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Much Ado About Nothing: National Youth Theatre gives Shakespeare the Love Island treatment

Penelope Woods, Lecturer, Department of Literature Film and Theatre Studies, University of Essex

What’s your type on paper?” is frequently asked by contestants on the popular reality dating show Love Island. “Rich, that’s certaine” responds Benedick, a contestant on “Nothing Island”, who appears to know exactly what he likes. “Wise, or I’ll none”, “virtuous”, “fair”, “mild” – though he concedes he is not fussed about hair colour.

In this National Youth Theatre production celebrating their tenth anniversary, poet and playwright Debris Stevenson (Poet in Da Corner) adapts Shakespeare’s Much Ado About Nothing as the final segment of reality TV show “Nothing Island”. “If it ain’t love,” executive producer Leonato (Jessica Enemokwu) says: “it’s Nothing”.

Stevenson’s production is sprinkled with quotations from other Shakespeare plays. “To thine own self be true,” cautions on-set therapist Dr Dogberry (a brilliant new lease of life for Shakespeare’s nightwatch policeman). “To sleep perchance to dream,” says the executive producer as the islanders turn in the night before the finale.

However, King Lear’s caution: “Nothing comes from nothing” might be the overriding concern, as this production sets Shakespeare’s coupling and uncoupling within the nihilistic and superficial world of reality TV.

The concept, however, is an effective springboard. As Stevenson and director Josie Daxter explain:

We were forced to lean into the shared, uncomfortable realities of the play [patriarchy, misogyny, racism] and the TV show [superficiality, racism, heteronormativity] in order to expose and critique them. The lens made us braver.

Through innovative approaches, theatre productions can make the historical values of Shakespeare’s plays both understandable and relevant to modern audiences. This is exactly what has been achieved here.

Staging reality

The TV production set frames all the play’s action, in a coherent, if claustrophobic, 90-minute run time. What audiences see of the play, they also simultaneously see being manipulated by a production team for an off-stage TV audience, whose torrent of caustic, sentimental and superficial social media interjections appear on screens above the action.

The rationale for the villainy in Shakespeare’s original plot has shifted. Don John is still the disaffected and illegitimate sibling – now sister – of Don Pedro (both decried as “nepo babies”). However, in this adaptation, she is more puppet than puppeteer.

Conrad (played brilliantly by Tomas Azócar-Nevin) is now the arch manipulator as an ambitious “story producer”. With an eye over all the action, Conrad seeds rumours that bloom into reality TV gold. He whispers in people’s ears (headsets) providing prompts and cues.

At the height of one character’s public humiliation, when they are jilted at the altar and presumed dead, he says: “Oh! I think we are going to win a Bafta.”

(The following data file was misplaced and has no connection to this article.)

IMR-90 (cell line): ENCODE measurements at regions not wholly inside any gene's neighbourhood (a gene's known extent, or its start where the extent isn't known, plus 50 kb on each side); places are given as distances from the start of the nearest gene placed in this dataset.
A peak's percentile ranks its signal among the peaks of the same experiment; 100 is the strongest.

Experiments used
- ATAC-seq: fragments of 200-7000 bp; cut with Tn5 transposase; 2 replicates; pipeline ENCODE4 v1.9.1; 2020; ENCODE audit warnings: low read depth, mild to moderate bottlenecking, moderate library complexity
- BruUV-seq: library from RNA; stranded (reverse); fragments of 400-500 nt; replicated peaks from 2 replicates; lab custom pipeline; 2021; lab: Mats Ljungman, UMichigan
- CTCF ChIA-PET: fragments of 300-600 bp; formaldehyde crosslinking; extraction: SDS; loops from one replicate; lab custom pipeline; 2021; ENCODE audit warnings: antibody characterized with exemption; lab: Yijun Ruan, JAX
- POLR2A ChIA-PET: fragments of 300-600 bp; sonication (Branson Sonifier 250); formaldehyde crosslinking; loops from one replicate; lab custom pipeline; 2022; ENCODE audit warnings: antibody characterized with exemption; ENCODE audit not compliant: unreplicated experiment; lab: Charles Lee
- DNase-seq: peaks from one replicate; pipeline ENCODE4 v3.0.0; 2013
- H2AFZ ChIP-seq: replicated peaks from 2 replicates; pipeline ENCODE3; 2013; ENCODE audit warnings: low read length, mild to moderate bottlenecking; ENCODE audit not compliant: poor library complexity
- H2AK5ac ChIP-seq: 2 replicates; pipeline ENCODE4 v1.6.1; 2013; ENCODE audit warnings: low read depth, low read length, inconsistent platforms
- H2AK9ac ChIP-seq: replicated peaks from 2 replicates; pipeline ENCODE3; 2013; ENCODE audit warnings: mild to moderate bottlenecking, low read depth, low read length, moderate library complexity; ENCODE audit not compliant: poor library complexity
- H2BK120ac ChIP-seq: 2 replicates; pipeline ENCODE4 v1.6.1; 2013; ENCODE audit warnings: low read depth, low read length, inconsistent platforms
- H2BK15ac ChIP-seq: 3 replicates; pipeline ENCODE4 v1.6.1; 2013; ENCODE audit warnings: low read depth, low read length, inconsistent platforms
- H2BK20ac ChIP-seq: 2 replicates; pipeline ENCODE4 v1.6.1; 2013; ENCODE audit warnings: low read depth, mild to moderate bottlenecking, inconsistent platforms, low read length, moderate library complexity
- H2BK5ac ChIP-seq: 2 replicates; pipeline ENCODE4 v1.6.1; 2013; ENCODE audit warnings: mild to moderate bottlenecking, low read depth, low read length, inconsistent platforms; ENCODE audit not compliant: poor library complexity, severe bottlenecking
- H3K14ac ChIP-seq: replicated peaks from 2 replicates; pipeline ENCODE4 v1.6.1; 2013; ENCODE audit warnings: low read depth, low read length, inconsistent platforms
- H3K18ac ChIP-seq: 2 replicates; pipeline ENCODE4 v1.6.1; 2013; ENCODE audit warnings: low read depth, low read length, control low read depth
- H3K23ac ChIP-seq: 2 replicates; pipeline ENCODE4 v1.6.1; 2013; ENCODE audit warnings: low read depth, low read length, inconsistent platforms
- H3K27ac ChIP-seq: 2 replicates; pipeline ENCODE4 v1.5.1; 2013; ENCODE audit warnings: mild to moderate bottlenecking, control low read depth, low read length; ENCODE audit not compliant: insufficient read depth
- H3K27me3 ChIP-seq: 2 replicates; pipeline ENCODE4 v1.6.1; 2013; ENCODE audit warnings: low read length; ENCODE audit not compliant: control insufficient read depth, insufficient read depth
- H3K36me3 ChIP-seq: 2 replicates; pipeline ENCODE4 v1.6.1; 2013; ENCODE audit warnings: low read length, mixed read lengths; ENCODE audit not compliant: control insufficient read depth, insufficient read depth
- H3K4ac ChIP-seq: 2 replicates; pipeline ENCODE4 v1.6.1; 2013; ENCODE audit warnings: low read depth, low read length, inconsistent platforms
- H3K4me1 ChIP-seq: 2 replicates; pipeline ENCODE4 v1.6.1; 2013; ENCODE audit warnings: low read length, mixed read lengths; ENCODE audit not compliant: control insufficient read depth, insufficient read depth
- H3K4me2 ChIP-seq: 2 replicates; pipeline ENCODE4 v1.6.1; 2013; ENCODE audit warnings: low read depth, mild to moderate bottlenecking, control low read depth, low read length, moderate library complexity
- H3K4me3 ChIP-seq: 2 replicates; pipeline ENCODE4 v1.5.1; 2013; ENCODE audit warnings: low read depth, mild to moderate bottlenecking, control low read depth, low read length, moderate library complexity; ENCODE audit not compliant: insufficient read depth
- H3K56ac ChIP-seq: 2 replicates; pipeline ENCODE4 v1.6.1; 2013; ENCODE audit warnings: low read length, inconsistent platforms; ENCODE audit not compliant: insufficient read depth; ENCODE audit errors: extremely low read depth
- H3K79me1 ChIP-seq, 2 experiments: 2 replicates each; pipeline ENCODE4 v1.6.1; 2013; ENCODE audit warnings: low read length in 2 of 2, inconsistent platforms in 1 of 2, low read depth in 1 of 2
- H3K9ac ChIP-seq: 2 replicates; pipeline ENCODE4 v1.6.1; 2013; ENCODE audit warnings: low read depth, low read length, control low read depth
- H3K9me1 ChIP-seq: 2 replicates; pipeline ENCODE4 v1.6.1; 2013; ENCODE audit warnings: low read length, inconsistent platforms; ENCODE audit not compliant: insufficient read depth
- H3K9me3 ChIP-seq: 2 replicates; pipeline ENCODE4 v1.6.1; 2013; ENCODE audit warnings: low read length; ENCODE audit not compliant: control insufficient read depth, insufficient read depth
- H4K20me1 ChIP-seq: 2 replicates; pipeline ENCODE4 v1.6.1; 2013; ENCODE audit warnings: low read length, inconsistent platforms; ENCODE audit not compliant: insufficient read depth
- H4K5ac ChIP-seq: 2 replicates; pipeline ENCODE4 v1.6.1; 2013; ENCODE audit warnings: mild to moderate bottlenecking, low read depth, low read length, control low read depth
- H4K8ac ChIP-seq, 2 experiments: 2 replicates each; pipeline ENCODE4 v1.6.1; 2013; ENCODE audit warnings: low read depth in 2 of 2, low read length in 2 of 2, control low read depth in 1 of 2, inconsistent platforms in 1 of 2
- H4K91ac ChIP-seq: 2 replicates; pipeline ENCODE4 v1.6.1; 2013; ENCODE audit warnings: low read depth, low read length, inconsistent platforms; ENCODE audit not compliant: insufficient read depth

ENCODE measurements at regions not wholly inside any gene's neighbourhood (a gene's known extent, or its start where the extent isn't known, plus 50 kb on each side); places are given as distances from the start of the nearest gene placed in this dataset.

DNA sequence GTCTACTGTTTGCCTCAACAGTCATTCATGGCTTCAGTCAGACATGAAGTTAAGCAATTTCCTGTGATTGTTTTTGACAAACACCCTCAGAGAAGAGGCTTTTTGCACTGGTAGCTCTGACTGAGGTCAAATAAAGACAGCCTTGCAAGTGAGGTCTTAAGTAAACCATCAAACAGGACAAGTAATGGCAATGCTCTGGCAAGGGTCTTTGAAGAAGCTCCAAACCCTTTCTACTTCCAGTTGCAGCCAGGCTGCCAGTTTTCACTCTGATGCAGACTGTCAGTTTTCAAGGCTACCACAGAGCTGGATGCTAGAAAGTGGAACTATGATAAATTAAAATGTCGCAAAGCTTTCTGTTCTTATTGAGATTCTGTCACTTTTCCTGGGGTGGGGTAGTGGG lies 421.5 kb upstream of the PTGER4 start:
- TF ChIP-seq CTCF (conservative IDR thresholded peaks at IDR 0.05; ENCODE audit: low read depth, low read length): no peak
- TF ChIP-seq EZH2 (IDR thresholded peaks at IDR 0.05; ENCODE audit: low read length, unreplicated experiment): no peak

The reality show elements of the diary room (soliloquies), staged competitions (Benedick and Beatrice’s first encounter is a girls v boys “rap battle”) and parties (the masked ball), map uncannily well onto the plot devices and structure of Shakespeare’s comedy.

Will surprise couple Beatrice and Benedick win this year, or will it be Hero, back from the brink of death, and her lover/abuser Claudio (Jez Davess-Humphrey)? The executive producer, herself a black woman, articulates her cynical certainty that TV audiences will never vote for someone who looks like her.

There are also some tensions or distortions produced by this amalgamation. That Beatrice still requires Benedick, a man, to “kill Claudio”, is a hangover of Shakespeare’s patriarchal society that feels out of kilter with the equality of the 50/50 gender split cast and female-led creative team.

Stevenson’s language is predominantly true to Shakespeare’s original play, with some deft interpolations and witty disjunctures: “I must cancel your company”, declares Benedick to Don Pedro.

However, the decision to keep other bits of original text (“he is as civil as an orange”, says Beatrice of the jealous Claudio, a pun on the sour imported Seville oranges of the 17th century, played here as a piece of nonsense), is unnecessary.

In other instances, Shakespeare’s verse is shown to excellent effect as rap and spoken word, though some of the play’s chipper couplets (“If it proves so, then loving goes by haps/ Some Cupid kills with arrows, some with traps”) could have been made more of.

Overall, this youth adaptation speaks with wit to a generation saturated in reality television and social media versions of love, who have missed out on real social contact during the COVID pandemic. The cynicism of the exposed reality TV strategies is counterbalanced by the warmth and joy of an assembled audience who laugh, gasp and click their fingers at this fast-paced and witty production.

If you want to know what love is, this adaptation suggests: switch off the reality TV and turn to Shakespeare instead.

Penelope Woods has previously received funding from The Arts Council and The Arts and Humanities Research Council. She is a member of the Labour Party.


  • Penelope Woods, Lecturer, Department of Literature Film and Theatre Studies, University of Essex


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